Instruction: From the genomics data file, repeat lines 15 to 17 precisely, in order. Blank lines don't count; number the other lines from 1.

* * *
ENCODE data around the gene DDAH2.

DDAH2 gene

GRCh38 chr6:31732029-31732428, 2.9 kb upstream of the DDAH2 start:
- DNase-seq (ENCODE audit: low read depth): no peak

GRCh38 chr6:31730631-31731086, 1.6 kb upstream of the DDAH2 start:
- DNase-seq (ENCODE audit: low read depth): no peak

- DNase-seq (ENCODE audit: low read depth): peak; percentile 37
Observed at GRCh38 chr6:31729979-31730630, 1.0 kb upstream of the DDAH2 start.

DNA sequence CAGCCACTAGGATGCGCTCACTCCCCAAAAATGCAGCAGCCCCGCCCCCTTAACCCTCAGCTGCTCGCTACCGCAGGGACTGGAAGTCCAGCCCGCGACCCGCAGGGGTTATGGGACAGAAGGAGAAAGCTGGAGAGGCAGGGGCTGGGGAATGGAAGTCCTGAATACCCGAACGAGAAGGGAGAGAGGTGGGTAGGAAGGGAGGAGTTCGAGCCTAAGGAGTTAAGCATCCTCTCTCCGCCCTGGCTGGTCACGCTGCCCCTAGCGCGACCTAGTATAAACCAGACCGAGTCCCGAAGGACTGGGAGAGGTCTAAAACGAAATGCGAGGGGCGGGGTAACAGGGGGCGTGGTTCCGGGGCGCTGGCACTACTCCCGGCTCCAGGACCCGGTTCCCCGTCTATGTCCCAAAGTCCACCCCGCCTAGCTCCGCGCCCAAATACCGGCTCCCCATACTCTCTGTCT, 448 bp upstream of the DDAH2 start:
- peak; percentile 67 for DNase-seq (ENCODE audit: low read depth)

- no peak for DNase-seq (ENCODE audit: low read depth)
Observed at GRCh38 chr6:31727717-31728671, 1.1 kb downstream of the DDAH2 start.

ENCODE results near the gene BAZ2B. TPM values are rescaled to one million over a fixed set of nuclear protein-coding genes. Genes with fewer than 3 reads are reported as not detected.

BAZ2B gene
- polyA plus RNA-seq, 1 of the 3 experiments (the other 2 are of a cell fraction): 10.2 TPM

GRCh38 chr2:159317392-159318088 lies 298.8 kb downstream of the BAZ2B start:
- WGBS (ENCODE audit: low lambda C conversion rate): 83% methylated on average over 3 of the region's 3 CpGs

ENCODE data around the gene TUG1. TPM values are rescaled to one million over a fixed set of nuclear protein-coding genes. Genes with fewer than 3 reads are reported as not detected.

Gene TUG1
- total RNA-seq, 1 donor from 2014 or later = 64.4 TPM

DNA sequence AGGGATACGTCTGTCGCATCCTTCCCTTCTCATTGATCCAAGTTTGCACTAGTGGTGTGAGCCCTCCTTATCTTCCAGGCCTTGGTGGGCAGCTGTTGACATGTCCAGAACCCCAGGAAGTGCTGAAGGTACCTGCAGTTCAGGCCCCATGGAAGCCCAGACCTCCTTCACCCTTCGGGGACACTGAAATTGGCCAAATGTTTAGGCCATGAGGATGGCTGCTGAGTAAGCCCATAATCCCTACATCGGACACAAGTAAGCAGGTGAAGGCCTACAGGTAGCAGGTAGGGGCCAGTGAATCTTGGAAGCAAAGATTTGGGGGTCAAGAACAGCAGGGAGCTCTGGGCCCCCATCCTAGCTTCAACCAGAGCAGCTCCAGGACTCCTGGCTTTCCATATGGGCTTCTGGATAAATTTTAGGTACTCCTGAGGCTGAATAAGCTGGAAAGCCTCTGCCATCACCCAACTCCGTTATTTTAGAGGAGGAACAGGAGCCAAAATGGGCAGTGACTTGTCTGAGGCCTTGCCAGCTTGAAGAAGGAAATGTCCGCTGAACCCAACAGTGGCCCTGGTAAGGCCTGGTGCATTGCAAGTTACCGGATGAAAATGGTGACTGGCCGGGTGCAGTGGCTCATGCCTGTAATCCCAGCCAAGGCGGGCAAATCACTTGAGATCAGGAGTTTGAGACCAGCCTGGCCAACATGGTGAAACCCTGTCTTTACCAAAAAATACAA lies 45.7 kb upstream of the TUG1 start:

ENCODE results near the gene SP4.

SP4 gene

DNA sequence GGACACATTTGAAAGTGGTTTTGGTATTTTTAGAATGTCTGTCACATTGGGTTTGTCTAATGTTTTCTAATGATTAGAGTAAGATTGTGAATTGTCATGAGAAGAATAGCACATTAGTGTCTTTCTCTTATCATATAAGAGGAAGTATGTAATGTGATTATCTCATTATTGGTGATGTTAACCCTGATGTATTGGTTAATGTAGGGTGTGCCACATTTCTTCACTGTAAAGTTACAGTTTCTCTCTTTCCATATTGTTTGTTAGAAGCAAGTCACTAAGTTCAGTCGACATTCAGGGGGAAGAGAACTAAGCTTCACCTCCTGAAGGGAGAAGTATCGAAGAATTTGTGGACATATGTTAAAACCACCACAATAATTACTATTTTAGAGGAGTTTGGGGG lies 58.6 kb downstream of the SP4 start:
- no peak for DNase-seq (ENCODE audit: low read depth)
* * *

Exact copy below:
- polyA plus RNA-seq, 1 of the 3 experiments (the other 2 are of a cell fraction): 10.2 TPM

GRCh38 chr2:159317392-159318088 lies 298.8 kb downstream of the BAZ2B start:
- WGBS (ENCODE audit: low lambda C conversion rate): 83% methylated on average over 3 of the region's 3 CpGs